Are Businesses Required to Provide the New Warnings?
No. A business is not required to use the new safe harbor warnings to comply with the law. However, using the safe harbor warnings is an effective way for businesses to protect themselves against Proposition 65 enforcement actions. Businesses that use the safe harbor warnings are deemed compliant with the law’s requirement for clear and reasonable warnings.
Businesses have the option to provide different warnings if they believe they comply with the law. Additionally, small businesses with fewer than 10 employees are exempt from Proposition 65’s warning requirements.
Do Products Manufactured Before August 2018 Need the New Warnings?
No. Products manufactured before August 30, 2018 do not need new warnings if they meet the requirements that were in effect at the time of their production.
Do Special Warnings Approved by Courts in Previous Legal Settlements Remain in Effect?
Yes. The regulation states that OEHHA recognizes court-ordered settlements and judgments that impose specific Proposition 65 warnings. This exception only applies to parties to those settlements or judgments.
When Must a Business Provide a Warning in a Language Other Than English?
When a consumer product sign, label or shelf tag used to provide a warning includes consumer information in a language other than English, the warning must also be provided in that language in addition to English. Facilities that provide signage in non-English languages would also have to provide any required warnings in those languages, in addition to English.
When are Internet Warnings Required?
For Internet purchases of a consumer product, warnings can be provided by including a warning on or with the product and a clearly marked hyperlink using the word WARNING on the product display page. For more information on warnings on internet and catalog purchases, see Questions and Answers for Businesses: Internet and Catalog Warnings.
Which Exposures, Products, and Places Have Specific Tailored Warnings?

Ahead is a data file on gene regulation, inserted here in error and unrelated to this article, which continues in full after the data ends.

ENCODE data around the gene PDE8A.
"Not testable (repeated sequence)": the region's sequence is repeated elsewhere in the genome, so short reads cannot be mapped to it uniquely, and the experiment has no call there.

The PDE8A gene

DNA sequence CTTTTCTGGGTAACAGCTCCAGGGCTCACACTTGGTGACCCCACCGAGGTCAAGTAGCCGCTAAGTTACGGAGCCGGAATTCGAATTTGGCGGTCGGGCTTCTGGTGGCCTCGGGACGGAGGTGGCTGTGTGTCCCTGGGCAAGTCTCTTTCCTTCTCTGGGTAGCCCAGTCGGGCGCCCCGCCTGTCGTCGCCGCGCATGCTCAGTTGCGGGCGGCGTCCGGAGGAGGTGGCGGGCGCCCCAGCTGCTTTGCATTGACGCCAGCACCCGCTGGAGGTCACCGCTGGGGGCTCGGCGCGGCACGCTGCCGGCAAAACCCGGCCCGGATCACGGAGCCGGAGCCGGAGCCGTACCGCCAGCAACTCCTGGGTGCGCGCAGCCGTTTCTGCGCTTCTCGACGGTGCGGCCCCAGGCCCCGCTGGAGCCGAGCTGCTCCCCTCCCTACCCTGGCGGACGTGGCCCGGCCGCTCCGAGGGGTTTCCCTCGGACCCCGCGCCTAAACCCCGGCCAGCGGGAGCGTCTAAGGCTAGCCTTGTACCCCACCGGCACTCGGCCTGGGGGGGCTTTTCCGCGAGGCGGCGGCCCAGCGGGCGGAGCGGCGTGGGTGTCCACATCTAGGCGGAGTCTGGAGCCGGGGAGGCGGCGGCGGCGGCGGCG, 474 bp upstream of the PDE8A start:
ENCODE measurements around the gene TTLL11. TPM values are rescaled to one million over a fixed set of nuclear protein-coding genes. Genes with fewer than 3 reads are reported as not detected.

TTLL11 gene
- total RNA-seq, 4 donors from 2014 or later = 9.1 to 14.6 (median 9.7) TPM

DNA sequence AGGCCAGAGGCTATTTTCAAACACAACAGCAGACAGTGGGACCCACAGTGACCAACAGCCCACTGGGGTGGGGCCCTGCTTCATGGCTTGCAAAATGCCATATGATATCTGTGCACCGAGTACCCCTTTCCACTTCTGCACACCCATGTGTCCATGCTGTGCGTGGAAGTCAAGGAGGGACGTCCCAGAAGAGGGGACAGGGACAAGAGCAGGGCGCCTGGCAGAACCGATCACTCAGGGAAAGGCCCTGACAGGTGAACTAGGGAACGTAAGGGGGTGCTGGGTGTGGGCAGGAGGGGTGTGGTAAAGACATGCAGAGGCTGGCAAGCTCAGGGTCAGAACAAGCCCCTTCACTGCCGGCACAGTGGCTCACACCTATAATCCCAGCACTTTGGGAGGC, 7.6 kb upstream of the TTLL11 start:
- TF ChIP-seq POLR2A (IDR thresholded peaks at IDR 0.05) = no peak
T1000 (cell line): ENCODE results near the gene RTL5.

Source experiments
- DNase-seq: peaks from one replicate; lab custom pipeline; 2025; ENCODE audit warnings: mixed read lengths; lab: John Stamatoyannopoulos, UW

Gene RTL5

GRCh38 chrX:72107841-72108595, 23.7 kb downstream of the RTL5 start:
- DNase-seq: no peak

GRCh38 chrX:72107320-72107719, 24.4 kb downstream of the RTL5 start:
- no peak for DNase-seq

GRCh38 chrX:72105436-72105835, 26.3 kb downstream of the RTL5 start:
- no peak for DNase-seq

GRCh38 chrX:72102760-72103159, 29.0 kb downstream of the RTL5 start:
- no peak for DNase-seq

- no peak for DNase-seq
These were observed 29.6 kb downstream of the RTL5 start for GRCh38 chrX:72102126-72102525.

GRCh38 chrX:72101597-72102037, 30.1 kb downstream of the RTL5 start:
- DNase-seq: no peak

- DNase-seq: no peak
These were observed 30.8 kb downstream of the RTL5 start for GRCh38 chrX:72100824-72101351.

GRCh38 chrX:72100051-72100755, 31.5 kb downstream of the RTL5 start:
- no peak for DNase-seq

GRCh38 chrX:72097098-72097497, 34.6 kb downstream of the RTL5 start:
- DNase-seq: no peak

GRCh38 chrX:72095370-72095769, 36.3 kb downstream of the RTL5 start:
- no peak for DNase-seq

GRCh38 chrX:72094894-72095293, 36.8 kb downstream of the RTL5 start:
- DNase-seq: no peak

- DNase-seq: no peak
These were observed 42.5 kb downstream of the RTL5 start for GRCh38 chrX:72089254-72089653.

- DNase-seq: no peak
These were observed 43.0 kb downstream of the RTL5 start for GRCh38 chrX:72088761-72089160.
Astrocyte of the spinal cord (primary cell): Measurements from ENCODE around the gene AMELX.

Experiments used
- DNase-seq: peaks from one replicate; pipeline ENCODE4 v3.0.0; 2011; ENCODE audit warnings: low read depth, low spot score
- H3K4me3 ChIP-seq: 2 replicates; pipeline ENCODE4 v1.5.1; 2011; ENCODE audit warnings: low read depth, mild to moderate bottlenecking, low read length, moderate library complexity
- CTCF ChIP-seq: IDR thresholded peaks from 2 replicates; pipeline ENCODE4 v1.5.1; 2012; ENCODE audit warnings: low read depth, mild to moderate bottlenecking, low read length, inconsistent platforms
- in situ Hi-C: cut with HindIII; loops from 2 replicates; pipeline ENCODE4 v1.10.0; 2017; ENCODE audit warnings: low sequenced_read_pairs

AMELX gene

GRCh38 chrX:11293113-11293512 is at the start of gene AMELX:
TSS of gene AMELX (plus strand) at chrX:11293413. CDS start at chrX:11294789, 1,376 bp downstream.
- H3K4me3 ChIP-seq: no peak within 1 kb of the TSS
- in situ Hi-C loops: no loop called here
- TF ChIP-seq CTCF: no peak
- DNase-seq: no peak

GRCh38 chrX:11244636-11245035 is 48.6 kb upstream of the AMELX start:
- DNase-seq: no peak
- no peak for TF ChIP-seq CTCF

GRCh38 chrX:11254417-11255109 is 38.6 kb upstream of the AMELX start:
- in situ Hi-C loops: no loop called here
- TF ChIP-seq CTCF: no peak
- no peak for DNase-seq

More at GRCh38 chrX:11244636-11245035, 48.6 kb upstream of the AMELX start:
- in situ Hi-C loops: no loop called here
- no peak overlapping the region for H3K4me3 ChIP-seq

In addition to the general warnings for chemical exposures from consumer products, the new regulation provides specific warnings for exposures from:
- Alcoholic beverages, food, prescription drugs, dental care, wood dust, furniture products, diesel engines, vehicles, and recreational vessels
- Enclosed parking facilities, amusement parks, petroleum products, service stations and vehicle repair facilities, designated smoking areas, and hotels
- Other tailored warnings may be added over time
Can Businesses Request Additional Tailored Warnings?
Yes. The regulations allow businesses to request new tailored warnings pursuant to Government Code sections 11340.6 and 11340.7 (Petition for Rulemaking). OEHHA will consider these requests and can amend the regulation to add tailored warnings as appropriate.
What Are the Warning Responsibilities for Manufacturers and Retailers?
Product manufacturers have primary responsibility for providing Proposition 65 warnings. Manufacturers can choose whether to put warning labels or labeling on their products, or to provide notices to their distributors, importers or retail sellers that a product may cause an exposure to a listed chemical that requires a warning and provide warning signs or other warning materials. Manufacturers can also enter into written agreements with retailers to modify this allocation of responsibility as long as the consumer receives a clear and reasonable warning before he or she is exposed to a Proposition 65 chemical.
Retailers must confirm that they received the notice and must use the warning signs or other materials provided by the manufacturer. Notices must be renewed and confirmation received by February 28, 2019, then annually thereafter.
Are There Other Regulations to Assist Businesses with Warning Requirements?
Yes. In addition to other forms of compliance assistance, OEHHA has regulations that explain the procedures for requesting advice from the agency including Interpretive Guidelines and Safe Use Determinations for specific types of exposures.
For example, OEHHA may issue an interpretive guideline that clarifies warning requirements based on specific factual situations. Current Interpretive Guidelines apply to exposures to sulfur dioxide in dried fruits, chlorothalonil in tomato products, methanol from pectin that occurs naturally in fruits and vegetables, and hand-to-mouth transfer of lead through exposure to consumer products and fishing tackle. For more information on Interpretive Guidelines, see https://oehha.ca.gov/proposition-65/interpretive-guidelines-proposition-65.
There is also a procedure for requesting a Safe Use Determination. A Safe Use Determination is a written statement issued by OEHHA that interprets whether specific sets of exposures require warnings. For example, in recent years, OEHHA has issued several Safe Use Determinations related to exposures to diisononyl phthalate (DINP) in vinyl flooring and outdoor furniture products. For more information on the Safe Use Determination Process, see https://oehha.ca.gov/proposition-65/proposition-65-safe-use-determination-sud-process.
Where Can I Find More Information On Proposition 65 Warning Requirements?
You can also contact the Proposition 65 Implementation Program office: (916) 445-6900 or email P65.Questions@oehha.ca.govsend email.